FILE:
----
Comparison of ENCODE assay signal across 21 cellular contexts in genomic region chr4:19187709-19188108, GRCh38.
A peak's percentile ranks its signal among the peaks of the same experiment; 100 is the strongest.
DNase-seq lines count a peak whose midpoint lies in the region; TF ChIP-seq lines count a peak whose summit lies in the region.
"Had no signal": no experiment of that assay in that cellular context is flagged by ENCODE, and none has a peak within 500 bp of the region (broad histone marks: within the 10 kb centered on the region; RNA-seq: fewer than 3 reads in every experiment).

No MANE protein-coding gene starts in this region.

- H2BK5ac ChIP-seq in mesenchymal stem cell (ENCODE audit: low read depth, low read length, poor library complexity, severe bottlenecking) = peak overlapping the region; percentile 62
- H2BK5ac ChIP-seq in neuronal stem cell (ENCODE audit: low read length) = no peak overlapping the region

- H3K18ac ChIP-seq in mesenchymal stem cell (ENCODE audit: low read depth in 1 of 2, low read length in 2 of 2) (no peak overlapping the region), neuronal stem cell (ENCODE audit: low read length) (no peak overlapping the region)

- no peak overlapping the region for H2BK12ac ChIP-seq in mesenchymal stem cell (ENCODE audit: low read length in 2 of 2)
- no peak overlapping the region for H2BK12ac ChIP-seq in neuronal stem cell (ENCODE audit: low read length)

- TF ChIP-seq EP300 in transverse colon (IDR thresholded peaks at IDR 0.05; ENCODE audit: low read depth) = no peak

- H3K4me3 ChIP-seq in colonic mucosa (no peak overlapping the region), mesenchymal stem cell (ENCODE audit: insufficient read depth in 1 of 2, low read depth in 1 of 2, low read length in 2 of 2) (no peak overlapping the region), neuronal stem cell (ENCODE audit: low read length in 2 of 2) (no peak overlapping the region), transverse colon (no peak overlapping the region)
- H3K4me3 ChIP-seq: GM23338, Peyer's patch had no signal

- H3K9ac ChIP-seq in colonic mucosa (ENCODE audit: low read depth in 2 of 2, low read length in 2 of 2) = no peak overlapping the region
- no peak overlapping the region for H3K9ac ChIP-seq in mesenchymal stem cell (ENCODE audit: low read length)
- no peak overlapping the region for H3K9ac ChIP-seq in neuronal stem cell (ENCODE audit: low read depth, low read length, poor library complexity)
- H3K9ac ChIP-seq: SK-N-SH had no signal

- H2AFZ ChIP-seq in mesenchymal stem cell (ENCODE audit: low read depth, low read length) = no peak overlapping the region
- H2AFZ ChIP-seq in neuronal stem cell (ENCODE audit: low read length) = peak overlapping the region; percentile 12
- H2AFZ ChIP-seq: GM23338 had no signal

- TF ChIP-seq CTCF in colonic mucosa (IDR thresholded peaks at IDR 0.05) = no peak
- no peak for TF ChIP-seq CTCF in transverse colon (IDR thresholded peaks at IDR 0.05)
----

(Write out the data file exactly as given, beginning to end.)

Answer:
Comparison of ENCODE assay signal across 21 cellular contexts in genomic region chr4:19187709-19188108, GRCh38.
A peak's percentile ranks its signal among the peaks of the same experiment; 100 is the strongest.
DNase-seq lines count a peak whose midpoint lies in the region; TF ChIP-seq lines count a peak whose summit lies in the region.
"Had no signal": no experiment of that assay in that cellular context is flagged by ENCODE, and none has a peak within 500 bp of the region (broad histone marks: within the 10 kb centered on the region; RNA-seq: fewer than 3 reads in every experiment).

No MANE protein-coding gene starts in this region.

- H2BK5ac ChIP-seq in mesenchymal stem cell (ENCODE audit: low read depth, low read length, poor library complexity, severe bottlenecking) = peak overlapping the region; percentile 62
- H2BK5ac ChIP-seq in neuronal stem cell (ENCODE audit: low read length) = no peak overlapping the region

- H3K18ac ChIP-seq in mesenchymal stem cell (ENCODE audit: low read depth in 1 of 2, low read length in 2 of 2) (no peak overlapping the region), neuronal stem cell (ENCODE audit: low read length) (no peak overlapping the region)

- no peak overlapping the region for H2BK12ac ChIP-seq in mesenchymal stem cell (ENCODE audit: low read length in 2 of 2)
- no peak overlapping the region for H2BK12ac ChIP-seq in neuronal stem cell (ENCODE audit: low read length)

- TF ChIP-seq EP300 in transverse colon (IDR thresholded peaks at IDR 0.05; ENCODE audit: low read depth) = no peak

- H3K4me3 ChIP-seq in colonic mucosa (no peak overlapping the region), mesenchymal stem cell (ENCODE audit: insufficient read depth in 1 of 2, low read depth in 1 of 2, low read length in 2 of 2) (no peak overlapping the region), neuronal stem cell (ENCODE audit: low read length in 2 of 2) (no peak overlapping the region), transverse colon (no peak overlapping the region)
- H3K4me3 ChIP-seq: GM23338, Peyer's patch had no signal

- H3K9ac ChIP-seq in colonic mucosa (ENCODE audit: low read depth in 2 of 2, low read length in 2 of 2) = no peak overlapping the region
- no peak overlapping the region for H3K9ac ChIP-seq in mesenchymal stem cell (ENCODE audit: low read length)
- no peak overlapping the region for H3K9ac ChIP-seq in neuronal stem cell (ENCODE audit: low read depth, low read length, poor library complexity)
- H3K9ac ChIP-seq: SK-N-SH had no signal

- H2AFZ ChIP-seq in mesenchymal stem cell (ENCODE audit: low read depth, low read length) = no peak overlapping the region
- H2AFZ ChIP-seq in neuronal stem cell (ENCODE audit: low read length) = peak overlapping the region; percentile 12
- H2AFZ ChIP-seq: GM23338 had no signal

- TF ChIP-seq CTCF in colonic mucosa (IDR thresholded peaks at IDR 0.05) = no peak
- no peak for TF ChIP-seq CTCF in transverse colon (IDR thresholded peaks at IDR 0.05)